Focusing more on the IE side for once: there do not, yet, seem to be general-purpose sources that would examine how many of the numerous typological and allegedly synchronic analyses of Proto-Indo-European would hold even if we restricted our view to just the oldest material. (There are individual papers out there somewhere I’m sure, but admittedly I have not been looking especially heavily for them.) But in order to get some kind of a rough idea, I’ve started a small project: taking Wiktionary’s list of Proto-Indo-European roots as a starting point and indexing them according to their distribution across the better-documented IE languages (i.e. no Phrygians or Messapics). You can check on the work in progress over here. Sure enough, while convenient, this is probably also a fairly unsystematic sample of data. I might want to follow up on this by taking at some point a look at some more comprehensive modern rootlists, such as the LIV.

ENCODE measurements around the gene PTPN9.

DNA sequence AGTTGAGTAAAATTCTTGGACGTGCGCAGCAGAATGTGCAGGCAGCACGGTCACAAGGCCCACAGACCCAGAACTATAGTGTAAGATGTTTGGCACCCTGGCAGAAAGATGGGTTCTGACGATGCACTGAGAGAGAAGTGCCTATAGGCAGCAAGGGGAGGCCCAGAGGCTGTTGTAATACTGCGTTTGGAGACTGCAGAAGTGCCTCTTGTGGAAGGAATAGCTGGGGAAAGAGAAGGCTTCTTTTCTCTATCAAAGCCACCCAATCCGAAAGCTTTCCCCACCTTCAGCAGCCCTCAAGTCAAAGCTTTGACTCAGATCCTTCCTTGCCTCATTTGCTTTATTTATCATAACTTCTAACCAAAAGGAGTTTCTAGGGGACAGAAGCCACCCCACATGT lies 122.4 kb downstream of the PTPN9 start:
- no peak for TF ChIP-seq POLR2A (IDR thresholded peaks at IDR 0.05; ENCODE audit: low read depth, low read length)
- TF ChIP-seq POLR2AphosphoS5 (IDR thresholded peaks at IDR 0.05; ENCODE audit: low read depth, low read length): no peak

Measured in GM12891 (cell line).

This anyway comes out as a type of dataset I have some practice with by now: a distribution matrix, recording the lack or presence of a root in a subgroup.  There are some interesting things you can do with such data, although I think a generally applicable theory remains undeveloped. I already have several similar projects involving Uralic data in preparation — of these, the two in the best shape are a spreadsheet database of the common Samoyedic lexicon (about 780 entries, mostly from Janhunen’s Samojedischer Wortschatz; currently not missing much else than finishing translating the German glosses into English), and another one listing the best-preserved common Uralic lexicon (with reflexes in six or more of the nine main Uralic subgroups, which comes out at about 200 entries; currently not missing much else than finishing adding the intermediate Proto-Samic/Proto-Finnic/Proto-Samoyedic forms).